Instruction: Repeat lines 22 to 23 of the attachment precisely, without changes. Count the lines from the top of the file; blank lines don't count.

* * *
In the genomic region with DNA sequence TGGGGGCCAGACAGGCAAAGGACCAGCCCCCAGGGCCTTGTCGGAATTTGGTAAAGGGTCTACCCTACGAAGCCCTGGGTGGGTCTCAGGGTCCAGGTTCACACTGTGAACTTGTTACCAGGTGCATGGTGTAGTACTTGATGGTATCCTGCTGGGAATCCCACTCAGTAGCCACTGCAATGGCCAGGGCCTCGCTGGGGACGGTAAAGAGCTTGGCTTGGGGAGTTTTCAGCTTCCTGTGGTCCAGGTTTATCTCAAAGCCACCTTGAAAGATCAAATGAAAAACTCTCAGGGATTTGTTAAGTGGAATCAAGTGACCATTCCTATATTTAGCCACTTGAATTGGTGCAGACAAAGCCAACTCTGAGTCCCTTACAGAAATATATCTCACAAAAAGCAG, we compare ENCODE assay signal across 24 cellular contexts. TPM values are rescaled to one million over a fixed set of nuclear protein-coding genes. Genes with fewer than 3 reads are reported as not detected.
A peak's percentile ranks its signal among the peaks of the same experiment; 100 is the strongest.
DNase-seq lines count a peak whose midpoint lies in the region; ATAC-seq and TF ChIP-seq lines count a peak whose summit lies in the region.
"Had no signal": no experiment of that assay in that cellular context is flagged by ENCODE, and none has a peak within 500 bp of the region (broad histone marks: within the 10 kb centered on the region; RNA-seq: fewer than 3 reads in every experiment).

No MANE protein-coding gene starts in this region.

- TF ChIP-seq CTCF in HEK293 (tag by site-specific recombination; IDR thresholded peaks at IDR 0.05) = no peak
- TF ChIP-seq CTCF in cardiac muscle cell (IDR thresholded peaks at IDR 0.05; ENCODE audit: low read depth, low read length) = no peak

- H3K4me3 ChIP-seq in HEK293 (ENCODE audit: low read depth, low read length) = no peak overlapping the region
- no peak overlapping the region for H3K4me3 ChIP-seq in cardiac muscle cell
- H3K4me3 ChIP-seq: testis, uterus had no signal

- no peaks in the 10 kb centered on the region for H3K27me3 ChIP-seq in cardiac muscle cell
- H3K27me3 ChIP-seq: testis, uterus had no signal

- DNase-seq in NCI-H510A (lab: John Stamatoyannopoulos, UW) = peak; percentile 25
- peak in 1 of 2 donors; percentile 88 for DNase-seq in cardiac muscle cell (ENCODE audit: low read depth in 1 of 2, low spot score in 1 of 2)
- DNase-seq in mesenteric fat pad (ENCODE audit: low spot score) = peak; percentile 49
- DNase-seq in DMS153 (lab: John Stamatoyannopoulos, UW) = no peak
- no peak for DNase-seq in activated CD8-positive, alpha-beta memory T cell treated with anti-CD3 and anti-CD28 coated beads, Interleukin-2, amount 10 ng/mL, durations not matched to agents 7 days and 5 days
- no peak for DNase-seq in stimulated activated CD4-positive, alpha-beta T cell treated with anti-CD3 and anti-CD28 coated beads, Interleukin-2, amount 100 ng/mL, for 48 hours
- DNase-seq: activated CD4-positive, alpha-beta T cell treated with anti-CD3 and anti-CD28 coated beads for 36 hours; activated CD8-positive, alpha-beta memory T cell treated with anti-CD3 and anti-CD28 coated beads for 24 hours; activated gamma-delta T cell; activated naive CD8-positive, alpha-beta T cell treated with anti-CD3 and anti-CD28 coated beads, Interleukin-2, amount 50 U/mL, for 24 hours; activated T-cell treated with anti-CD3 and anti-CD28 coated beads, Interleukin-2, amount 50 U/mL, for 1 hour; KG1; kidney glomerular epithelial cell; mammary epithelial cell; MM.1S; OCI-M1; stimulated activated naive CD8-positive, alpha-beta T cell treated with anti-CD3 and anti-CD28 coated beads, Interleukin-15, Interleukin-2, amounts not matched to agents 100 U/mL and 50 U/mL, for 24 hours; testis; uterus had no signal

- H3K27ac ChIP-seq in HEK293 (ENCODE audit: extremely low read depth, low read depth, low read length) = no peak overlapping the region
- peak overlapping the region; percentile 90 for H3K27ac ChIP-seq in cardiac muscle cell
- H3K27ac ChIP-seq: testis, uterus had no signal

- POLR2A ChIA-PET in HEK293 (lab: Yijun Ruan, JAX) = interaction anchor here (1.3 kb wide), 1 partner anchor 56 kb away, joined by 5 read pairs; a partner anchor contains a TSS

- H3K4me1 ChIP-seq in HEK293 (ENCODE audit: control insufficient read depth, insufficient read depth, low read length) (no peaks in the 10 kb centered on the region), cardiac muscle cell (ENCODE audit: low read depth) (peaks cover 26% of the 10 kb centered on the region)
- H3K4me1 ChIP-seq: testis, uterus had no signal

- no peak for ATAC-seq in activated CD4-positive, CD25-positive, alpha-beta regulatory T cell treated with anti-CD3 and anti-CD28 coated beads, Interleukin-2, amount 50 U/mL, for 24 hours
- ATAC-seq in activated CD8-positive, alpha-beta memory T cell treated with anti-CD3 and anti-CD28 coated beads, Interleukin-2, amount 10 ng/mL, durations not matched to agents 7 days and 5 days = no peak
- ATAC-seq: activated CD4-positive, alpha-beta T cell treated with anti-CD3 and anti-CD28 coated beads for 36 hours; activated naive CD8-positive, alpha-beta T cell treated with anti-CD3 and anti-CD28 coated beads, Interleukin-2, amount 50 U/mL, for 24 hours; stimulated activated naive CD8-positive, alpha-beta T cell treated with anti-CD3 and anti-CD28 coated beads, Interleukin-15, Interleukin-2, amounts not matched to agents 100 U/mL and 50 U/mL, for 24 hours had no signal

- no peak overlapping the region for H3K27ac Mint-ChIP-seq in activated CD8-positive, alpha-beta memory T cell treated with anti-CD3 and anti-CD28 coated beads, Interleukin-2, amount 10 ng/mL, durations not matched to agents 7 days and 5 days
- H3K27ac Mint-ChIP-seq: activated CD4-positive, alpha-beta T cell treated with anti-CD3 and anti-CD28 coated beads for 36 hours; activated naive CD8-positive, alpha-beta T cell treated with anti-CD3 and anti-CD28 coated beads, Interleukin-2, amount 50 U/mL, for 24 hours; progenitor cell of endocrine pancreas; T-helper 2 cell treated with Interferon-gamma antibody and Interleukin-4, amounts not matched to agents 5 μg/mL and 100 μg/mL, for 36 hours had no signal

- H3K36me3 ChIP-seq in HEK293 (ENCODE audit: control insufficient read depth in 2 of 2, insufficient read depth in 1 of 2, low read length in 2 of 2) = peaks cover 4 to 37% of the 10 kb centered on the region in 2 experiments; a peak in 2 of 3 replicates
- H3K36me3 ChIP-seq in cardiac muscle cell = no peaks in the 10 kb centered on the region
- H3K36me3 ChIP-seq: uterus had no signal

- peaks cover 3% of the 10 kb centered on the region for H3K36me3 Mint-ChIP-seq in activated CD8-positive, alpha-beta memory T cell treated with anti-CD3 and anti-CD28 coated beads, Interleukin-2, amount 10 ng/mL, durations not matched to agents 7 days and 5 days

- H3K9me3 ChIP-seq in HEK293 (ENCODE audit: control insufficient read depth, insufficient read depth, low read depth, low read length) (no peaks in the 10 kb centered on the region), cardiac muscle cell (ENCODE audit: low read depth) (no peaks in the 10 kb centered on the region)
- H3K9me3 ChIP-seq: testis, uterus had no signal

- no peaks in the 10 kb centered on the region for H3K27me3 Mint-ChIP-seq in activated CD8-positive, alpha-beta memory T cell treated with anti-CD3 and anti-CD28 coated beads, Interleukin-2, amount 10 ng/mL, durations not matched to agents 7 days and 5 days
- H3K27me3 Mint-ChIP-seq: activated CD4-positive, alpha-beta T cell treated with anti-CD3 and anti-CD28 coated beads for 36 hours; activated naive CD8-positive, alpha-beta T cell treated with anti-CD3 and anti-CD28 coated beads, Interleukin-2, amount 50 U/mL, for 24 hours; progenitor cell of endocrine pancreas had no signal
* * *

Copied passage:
- H3K27ac ChIP-seq: testis, uterus had no signal

- POLR2A ChIA-PET in HEK293 (lab: Yijun Ruan, JAX) = interaction anchor here (1.3 kb wide), 1 partner anchor 56 kb away, joined by 5 read pairs; a partner anchor contains a TSS